Jul 2, 2010 -- 3:02PM, Ebon wrote:


Has he actually committed a crime though? Morally repugnant though his alleged actions may have been, I'm unclear on whether Vatican City is a signatory to the UN Convention on the Rights of the Child and if they're not, he probably can't be prosecuted under international law. Whether ordering or facilitating the cover-up of such crimes is illegal depends on what jurisdiction th crimes were committed in. Some countries and states have such laws, some don't.





 


Who knows for sure if he committed a crime.  That's what open and honest investigations are for.  BUT, Obstruction of Justice; Accomplice after the fact (as in covering up a crime): Aiding, Abetting or hiding a fleeing felon; Perjury: and Conspiracy to commit any of those ARE crimes.


Also, how badly would the defecation hit the ventilators if RICO charges were brought against the church or against dioceses?

Democrats think the glass is half full.
Republicans think the glass is theirs.
Libertarians want to break the glass, because they think a conspiracy created it.
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4 years ago  ::  Jul 02, 2010 - 5:26PM #5
CharikIeia
Posts: 8,303

Jul 2, 2010 -- 2:55PM, Brownowl33 wrote:


Coming on the heels of Ratzinger throwing a hissy fit over the Belgian government stepping in to investigate the Catholic Church's role in covering up for the actions of pedophile priests and bishops, this article demonstrates that the office he headed for decades did little or nothing in many cases to stop children from being abused. 



He was Prefect of the Congregation for the Doctrine of the Faith.


What does that have to do with criminal investigations against pedophily? Even if formally responsible since 1922 according to some document, it doesn't make much sense to begin with. It would surprise me if many had known that before reading this article - including Ratzinger.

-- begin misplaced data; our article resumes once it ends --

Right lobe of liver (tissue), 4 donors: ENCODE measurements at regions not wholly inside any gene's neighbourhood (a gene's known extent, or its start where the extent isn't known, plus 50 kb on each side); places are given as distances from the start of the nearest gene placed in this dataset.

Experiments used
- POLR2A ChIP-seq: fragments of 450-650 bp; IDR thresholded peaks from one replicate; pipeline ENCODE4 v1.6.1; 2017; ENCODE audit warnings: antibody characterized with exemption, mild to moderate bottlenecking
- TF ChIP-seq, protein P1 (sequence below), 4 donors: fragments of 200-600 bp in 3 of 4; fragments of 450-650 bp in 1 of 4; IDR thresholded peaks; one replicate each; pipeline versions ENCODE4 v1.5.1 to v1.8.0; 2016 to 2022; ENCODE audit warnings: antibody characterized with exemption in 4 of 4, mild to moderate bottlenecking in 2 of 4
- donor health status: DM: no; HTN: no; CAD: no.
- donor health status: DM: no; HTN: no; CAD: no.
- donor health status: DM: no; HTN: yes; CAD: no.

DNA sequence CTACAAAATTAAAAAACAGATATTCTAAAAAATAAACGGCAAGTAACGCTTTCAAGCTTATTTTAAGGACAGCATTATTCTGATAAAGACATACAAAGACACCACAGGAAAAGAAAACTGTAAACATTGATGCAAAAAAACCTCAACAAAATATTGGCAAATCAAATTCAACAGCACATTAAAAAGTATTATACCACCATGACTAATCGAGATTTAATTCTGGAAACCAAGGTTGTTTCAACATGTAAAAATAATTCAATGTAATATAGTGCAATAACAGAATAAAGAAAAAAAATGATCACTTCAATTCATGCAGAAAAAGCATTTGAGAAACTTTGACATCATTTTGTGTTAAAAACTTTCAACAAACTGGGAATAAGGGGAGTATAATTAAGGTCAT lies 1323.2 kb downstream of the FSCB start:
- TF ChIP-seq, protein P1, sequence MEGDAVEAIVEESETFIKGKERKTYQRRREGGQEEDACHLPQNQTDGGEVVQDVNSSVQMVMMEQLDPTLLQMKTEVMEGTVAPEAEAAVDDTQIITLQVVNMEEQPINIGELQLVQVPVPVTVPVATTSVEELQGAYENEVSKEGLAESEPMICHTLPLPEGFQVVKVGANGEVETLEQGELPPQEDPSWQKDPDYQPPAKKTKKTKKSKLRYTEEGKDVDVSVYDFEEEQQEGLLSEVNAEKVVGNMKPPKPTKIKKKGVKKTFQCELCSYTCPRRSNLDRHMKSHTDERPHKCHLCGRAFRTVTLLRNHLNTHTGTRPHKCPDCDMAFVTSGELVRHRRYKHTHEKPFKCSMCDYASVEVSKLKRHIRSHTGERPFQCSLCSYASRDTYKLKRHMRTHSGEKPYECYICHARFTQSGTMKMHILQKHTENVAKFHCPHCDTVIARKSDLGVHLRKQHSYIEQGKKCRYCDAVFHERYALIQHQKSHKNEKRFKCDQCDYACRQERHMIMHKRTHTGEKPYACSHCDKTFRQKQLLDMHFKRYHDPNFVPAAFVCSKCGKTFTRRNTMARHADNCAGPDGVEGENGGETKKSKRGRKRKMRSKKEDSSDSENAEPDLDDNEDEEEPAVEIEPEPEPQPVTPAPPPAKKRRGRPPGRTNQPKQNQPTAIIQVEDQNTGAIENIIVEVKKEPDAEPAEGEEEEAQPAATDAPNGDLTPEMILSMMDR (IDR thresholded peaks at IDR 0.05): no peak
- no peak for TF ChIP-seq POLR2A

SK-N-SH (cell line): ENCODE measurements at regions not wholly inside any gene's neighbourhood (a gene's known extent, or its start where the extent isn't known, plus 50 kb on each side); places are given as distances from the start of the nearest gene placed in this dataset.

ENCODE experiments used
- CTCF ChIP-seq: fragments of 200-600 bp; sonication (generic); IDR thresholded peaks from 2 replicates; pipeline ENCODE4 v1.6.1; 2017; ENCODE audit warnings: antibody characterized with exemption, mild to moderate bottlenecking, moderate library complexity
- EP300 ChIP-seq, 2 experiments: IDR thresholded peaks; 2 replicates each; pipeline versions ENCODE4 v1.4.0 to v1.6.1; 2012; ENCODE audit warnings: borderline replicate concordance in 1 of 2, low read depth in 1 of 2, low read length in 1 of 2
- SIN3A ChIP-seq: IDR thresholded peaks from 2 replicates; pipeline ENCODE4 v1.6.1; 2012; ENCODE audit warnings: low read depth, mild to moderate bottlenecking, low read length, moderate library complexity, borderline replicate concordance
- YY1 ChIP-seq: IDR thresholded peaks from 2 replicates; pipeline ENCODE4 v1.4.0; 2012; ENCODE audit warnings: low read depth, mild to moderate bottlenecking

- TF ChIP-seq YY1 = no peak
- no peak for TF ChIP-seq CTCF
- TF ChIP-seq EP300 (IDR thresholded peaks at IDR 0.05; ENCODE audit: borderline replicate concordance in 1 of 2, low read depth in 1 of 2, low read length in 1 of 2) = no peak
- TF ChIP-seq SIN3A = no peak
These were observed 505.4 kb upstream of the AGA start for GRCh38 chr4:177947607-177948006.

As the article says: he never asserted that authority... do his detractors now say: deliberately, knowing that he could have asserted it, yet deciding freely against the victims?

tl;dr
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4 years ago  ::  Jul 02, 2010 - 5:59PM #6
TPaine
Posts: 9,034

Jul 2, 2010 -- 3:02PM, Ebon wrote:


Has he actually committed a crime though? Morally repugnant though his alleged actions may have been, I'm unclear on whether Vatican City is a signatory to the UN Convention on the Rights of the Child and if they're not, he probably can't be prosecuted under international law. Whether ordering or facilitating the cover-up of such crimes is illegal depends on what jurisdiction th crimes were committed in. Some countries and states have such laws, some don't.



All member states of the UN except for Somalia and the United States have ratified the UN Convention on the Rights of the Child. The Vatican is not a member of the UN, but is a permenant observer and evidently has not ratified it. Until organized opposition from special interest groups can be overcome, it's questionable if the US will ever ratify it.